Letchworth

A recent episode of “Call the Midwife”, the popular East End of London gynaecological drama had one of the characters going out for the day to Letchworth in Hertfordshire, to the Spirella corset factory.  Letchworth is a Garden City, indeed the first one, dating from 1903, and the Spirella Company began building a large factory in 1912, close to the middle of town.  Completed in 1920, it blends in through being disguised as a large country house, complete with towers and a ballroom. During the Second World War, the factory was also involved in producing parachutes and decoding machinery. Because corsets fell out of fashion, the factory closed in the 1980s, and was eventually refurbished and converted into offices.  Other industries included early computers, dustcarts and fire engines.

Letchworth has 33,600 inhabitants, up from just 96 in 1901.  From the North East it is reached by Virgin train to Stevenage, doubling back on the line to Cambridge via Hitchin, but such is the importance of the town that in the morning peak there are direct trains to King’s Cross from Letchworth, which do not stop at Hitchin or Stevenage at all.

Letchworth

The town was laid out by Raymond Unwin as a demonstration of the principles established by Ebenezer Howard.  It is also home to the United Kingdom’s first roundabout, Sollershott Circus, which was built in 1909, probably inspired by the traffic arrangements around the Arc de Triomphe which Unwin would have known well.  Letchworth influenced not only Welwyn Garden City and the whole new town movement, but also abroad such as Canberra, the capital territory of Australia.  Even Lenin visited Letchworth.

Howard’s depicted a choice of town design as a contest between three magnets: town, country and the fusion of the two as town-country.  The Wetherspoons pub in the town is the Three Magnets, which would have horrified Howard who insisted that there would initially be no pubs in the town, although several pre-existing pubs beyond the boundary did well!  The first licensed premises in the town was the Broadway Hotel, close to the station, and an ideal place to stay.  It opened in 1961, the year of my birth, and the double and twins on the front are attractive rooms, some of the singles at the back less so, but it’s still a great place to stay with the opportunity of a day trip to London and a side trip to Cambridge too if you have time.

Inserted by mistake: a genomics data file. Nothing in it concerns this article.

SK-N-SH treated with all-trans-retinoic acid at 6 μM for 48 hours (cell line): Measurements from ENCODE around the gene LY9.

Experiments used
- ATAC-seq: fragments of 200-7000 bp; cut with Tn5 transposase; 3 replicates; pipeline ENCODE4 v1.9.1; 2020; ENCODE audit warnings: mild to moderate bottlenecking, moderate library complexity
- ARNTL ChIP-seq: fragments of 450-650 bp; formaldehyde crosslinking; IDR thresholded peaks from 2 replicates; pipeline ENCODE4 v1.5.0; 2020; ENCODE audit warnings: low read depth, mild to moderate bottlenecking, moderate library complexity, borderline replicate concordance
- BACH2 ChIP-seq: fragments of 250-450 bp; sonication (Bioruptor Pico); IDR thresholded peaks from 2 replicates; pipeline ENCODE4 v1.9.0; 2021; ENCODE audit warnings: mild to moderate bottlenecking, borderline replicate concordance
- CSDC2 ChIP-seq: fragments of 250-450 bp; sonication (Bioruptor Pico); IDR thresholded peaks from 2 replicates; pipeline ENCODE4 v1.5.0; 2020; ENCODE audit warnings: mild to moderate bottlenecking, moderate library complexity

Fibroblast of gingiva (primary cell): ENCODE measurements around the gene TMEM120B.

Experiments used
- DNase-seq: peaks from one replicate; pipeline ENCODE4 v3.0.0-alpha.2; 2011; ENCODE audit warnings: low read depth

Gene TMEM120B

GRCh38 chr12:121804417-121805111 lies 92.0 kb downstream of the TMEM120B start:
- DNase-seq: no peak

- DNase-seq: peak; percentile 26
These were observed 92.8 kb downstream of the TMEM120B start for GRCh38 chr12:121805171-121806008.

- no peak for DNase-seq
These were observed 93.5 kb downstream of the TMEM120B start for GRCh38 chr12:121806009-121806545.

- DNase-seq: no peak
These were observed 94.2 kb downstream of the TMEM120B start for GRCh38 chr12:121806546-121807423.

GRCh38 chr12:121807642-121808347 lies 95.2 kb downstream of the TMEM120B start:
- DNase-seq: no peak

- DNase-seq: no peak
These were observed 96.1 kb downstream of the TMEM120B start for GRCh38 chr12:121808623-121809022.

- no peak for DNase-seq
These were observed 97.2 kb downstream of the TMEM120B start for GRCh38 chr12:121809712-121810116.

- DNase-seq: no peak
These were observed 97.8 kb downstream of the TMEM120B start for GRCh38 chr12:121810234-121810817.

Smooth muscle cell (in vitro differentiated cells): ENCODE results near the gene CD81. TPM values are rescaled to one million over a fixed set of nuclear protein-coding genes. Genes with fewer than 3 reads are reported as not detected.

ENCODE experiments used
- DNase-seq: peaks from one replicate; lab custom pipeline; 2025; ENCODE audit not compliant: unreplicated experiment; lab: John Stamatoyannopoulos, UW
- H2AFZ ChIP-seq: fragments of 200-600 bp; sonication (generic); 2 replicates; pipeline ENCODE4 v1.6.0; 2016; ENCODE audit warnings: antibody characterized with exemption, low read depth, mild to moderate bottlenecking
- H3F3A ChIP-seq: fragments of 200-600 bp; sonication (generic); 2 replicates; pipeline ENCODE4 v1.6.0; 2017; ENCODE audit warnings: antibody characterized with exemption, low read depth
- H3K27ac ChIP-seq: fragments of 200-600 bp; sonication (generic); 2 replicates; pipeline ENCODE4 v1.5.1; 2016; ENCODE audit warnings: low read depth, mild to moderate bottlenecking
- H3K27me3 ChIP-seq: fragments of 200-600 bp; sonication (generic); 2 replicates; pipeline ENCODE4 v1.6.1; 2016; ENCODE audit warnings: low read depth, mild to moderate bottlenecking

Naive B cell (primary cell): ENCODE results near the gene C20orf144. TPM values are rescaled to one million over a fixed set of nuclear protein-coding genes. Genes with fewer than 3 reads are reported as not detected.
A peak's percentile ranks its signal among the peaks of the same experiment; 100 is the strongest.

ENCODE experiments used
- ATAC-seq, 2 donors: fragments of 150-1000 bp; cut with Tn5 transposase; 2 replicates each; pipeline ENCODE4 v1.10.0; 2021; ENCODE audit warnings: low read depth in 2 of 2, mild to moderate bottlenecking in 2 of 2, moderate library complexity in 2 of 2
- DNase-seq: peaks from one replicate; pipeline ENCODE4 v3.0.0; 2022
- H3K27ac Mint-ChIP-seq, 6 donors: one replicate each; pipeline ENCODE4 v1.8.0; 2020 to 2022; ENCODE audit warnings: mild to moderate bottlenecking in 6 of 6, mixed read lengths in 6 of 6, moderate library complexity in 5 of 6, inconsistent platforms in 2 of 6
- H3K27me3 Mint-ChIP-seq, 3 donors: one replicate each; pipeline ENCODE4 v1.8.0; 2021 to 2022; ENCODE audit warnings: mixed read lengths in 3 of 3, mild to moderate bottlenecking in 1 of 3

Letchworth

Leave time, though, to explore Letchworth itself.  There’s a lovely art deco cinema within walking distance of the Broadway Hotel, and the town centre has plenty of interest, even though some parts of the town have an unfinished feel with spaces for buildings that never came.  The term “Garden City” derived from the image of a city being situated within a belt of open countryside, and not, as is commonly cited, to a principle that every house in the city should have a garden.

Only one tree was felled during the entire initial construction phase of the town, and an area devoted to agriculture surrounding the town was included in the plan – the first “Green Belt”. It’s instructive to wander around enjoying the architecture of the original Garden City, and see the “cheap cottages” that the people from the crowded cities were delighted to move into. I enjoyed the museum dedicated to the Garden Cities movement in house containing Unwin’s studio.  It’s a great place in its own right, and as a cheaper alternative to London hotels for a trip to the capital.

Alex Nelson

www.broadwayhotel.co.uk


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